ideal, the associated
costs may not be
viable for all kinds
of UGC; thus, a
diligent analysis of
the quality and cost
tradeoffs must be
performed.
cognizant 20-20 insights 5
The biggest
challenge with
human moderation,
however, is the lack
of scalability, which
is an issue given
UGCs proliferation
and the high cost
of sustaining such
operations.
Ideally, the more
upfront moderation
with simple
computerized
checking and labeling,
the less downstream
volume and impact to
content moderation
processes after
submission.
moderated UGC. The biggest challenge with
human moderation, however, is the lack of scal-
ability, which is an issue given UGCs proliferation
and the high cost of sustaining such operations.
Figure 5 estimates the average cost of moderation,
assuming a modest rate for a human moderator.
Depending on the moderation rules and policies
that need to be applied, the cost of certain types
of moderation may be signifcantly higher.
Holistic Moderation
Organizations must moderate not only the
content but also the users, as mal-content is often
the result of user ignorance or lack of awareness.
Much mitigation can be achieved through user-
friendly and upfront communication of policies
and guidelines. Some Web sites allow the pos-
sibility of self-moderation through tagging,
fltering and warnings. Ideally, the more upfront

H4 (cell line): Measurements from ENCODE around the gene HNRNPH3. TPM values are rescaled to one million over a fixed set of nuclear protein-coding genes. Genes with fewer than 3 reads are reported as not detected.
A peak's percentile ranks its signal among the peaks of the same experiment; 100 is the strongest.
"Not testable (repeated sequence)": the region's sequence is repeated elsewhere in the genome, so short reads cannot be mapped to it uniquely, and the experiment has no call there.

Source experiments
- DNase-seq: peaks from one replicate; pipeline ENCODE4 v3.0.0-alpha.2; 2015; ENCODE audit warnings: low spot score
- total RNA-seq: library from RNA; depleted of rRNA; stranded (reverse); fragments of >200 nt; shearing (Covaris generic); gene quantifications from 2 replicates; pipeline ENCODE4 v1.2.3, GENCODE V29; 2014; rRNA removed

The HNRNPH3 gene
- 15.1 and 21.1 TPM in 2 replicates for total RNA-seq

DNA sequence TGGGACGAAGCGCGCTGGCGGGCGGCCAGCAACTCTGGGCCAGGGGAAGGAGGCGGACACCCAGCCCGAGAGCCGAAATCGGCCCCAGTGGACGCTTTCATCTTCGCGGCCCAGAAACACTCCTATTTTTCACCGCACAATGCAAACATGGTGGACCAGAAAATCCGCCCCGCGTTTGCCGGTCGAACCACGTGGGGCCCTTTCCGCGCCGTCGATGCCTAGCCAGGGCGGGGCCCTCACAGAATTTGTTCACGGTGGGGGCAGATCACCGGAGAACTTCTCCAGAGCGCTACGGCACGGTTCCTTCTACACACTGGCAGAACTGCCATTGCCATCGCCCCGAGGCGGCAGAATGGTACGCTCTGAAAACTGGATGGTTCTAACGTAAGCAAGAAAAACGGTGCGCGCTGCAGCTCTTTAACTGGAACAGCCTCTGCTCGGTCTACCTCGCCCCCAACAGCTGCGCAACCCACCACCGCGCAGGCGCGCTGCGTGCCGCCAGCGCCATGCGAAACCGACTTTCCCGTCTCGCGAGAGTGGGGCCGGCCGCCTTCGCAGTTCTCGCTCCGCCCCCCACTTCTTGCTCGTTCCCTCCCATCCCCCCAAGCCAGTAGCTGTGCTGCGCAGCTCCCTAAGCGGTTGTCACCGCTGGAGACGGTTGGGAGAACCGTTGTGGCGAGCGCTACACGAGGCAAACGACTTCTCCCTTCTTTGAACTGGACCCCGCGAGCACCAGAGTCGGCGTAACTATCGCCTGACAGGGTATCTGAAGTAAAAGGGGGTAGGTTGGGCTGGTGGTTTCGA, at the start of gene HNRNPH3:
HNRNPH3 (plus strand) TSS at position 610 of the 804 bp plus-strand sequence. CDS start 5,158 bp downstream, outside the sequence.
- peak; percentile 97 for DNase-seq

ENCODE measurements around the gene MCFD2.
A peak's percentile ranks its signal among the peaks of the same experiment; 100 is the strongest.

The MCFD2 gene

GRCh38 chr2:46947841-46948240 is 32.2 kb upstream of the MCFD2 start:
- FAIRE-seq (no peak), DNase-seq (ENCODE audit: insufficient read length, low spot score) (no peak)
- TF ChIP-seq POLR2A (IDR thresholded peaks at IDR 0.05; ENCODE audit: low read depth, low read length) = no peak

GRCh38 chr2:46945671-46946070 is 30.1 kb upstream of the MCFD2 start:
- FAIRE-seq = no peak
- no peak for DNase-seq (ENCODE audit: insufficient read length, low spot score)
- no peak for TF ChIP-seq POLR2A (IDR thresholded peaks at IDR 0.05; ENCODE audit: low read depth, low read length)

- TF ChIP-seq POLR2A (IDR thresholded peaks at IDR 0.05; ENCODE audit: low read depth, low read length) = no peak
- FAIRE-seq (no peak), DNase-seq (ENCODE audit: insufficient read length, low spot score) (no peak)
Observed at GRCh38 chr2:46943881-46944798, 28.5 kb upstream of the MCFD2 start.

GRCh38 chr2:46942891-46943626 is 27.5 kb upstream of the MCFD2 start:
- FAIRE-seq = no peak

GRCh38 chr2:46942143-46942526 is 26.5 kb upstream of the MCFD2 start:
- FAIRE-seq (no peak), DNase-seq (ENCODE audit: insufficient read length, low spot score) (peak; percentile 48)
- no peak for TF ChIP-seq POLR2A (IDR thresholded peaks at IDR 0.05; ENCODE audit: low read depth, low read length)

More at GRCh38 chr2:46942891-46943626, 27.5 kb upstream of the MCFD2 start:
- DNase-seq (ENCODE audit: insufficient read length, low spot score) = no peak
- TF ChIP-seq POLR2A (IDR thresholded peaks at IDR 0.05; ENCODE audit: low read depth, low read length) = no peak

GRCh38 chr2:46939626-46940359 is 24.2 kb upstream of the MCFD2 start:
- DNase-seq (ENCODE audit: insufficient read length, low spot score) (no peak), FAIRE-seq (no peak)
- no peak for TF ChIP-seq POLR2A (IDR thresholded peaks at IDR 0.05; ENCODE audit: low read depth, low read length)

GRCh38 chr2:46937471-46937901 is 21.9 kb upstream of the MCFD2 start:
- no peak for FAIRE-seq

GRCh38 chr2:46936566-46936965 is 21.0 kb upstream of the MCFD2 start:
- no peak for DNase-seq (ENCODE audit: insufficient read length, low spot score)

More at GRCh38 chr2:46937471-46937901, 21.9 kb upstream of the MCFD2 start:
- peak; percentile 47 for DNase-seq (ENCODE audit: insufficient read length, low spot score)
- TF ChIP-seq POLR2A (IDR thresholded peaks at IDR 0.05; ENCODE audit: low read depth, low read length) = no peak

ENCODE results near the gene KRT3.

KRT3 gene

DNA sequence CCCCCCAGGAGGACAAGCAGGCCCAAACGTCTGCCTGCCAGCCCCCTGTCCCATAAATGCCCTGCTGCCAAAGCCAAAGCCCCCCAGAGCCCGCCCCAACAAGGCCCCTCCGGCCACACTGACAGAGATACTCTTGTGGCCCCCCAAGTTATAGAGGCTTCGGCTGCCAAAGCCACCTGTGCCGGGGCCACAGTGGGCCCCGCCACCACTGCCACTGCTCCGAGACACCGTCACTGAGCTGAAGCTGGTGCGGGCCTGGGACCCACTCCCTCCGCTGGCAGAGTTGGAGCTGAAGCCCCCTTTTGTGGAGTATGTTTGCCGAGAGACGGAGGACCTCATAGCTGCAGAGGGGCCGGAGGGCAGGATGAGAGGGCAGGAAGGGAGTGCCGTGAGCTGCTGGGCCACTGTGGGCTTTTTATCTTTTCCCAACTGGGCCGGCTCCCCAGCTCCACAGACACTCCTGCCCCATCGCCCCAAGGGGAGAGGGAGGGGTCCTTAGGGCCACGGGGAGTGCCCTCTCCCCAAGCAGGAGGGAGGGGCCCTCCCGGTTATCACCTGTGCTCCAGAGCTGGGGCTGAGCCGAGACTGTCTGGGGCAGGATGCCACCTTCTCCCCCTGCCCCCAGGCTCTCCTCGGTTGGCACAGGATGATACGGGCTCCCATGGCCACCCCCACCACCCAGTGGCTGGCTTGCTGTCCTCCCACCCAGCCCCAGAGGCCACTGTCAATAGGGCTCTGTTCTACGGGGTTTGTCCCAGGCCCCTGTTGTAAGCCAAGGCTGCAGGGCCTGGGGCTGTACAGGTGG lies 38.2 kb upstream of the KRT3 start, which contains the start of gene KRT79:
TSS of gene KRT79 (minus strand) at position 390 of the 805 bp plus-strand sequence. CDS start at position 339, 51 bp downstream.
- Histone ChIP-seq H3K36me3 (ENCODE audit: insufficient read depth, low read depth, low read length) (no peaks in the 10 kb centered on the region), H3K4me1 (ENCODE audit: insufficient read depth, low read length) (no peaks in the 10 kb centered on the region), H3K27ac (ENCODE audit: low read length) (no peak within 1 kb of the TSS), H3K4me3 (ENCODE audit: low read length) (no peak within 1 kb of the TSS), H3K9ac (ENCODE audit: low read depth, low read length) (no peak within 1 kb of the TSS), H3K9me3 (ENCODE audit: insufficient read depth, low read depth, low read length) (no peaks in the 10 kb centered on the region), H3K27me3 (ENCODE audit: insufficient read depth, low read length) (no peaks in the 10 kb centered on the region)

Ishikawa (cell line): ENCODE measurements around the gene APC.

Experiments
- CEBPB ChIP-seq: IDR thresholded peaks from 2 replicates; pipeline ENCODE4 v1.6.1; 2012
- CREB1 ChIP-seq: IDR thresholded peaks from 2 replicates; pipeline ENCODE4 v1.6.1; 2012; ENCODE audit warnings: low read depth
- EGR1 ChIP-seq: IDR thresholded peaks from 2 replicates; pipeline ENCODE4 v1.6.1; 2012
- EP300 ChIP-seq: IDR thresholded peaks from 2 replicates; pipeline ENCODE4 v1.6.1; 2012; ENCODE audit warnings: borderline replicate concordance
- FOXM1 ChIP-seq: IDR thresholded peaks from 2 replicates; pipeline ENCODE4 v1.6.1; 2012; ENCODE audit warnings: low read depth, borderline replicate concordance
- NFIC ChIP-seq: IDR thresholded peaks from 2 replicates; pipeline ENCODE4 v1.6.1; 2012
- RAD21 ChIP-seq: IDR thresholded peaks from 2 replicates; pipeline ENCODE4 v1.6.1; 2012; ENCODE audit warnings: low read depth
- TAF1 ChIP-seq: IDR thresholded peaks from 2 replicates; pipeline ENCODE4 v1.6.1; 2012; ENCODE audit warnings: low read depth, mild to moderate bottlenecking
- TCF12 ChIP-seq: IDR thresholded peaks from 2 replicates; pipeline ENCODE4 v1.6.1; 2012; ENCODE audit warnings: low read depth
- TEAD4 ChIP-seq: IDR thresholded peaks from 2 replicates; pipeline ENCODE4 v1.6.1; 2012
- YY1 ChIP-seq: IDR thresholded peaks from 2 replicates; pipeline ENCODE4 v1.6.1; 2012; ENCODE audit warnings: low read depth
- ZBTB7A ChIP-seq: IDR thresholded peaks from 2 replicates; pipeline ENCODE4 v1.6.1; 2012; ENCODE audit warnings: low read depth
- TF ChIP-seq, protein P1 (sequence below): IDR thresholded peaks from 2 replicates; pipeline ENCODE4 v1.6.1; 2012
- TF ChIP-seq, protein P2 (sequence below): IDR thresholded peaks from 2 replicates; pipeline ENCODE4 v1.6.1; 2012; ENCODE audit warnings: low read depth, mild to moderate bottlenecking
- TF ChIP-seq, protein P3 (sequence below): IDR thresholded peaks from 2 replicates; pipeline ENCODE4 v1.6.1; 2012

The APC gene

moderation with simple computerized checking
and labeling, the less downstream volume and
impact to content moderation processes after
submission.
Localization Challenges
Web sites may often need to serve global
users across countries and locales. In order to
determine the appropriateness of text-based
UGC, moderators must be able to understand the
language in which UGC is written, as well as the
contents localized context and intent. Further-
more, perception of the contents inappropriate-
ness may change based on the acceptable norms
of the locale in which the Web site and the owner
reside. Content that is deemed appropriate in the
U.S. may be perceived as highly inappropriate in
areas within Europe, Asia and the Middle East. In
certain parts of the Middle East, for instance, any
degree of skin revealed on a woman is unaccept-
able. In certain Asian countries, the color red may
be perceived as inappropriate. Acceptable speech
in different countries may also vary, especially
pertaining to elements of politics or religion.
Likewise, perception may even vary in demo-
graphic groups within a single geography. In a
growing number of cases, the requirements for
content moderation are starting to become more
hyper-localized to focus on UGC from specifc
regions or populations, thereby mandating the
need to create separate rules and guidelines for
each locale or user group. The personalization
and relevance of more hyper-localized Web sites
and content will not only increase the demand for
hyper-localized content moderation but will also
result in expanding the amount of UGC content
created, thus increasing the demand for content
moderation even further.
While the challenges involved
in moderating UGC are mul-
tifaceted and complex to
navigate, it is vital to choose
the right combination of
moderation techniques.
These combinations will be
governed not just by the
dimension of accuracy but by
the total cost of operations,
as well as moderating time
required.
The Right Content
Moderation Approach
Content moderation has grown into a discipline
that requires expertise in pattern detection and
analysis. Although there are numerous software-
based solutions in the market, they do not address
the custom needs of particular businesses. With
the right level of investment in moderating
content, Web site operators can create an optimal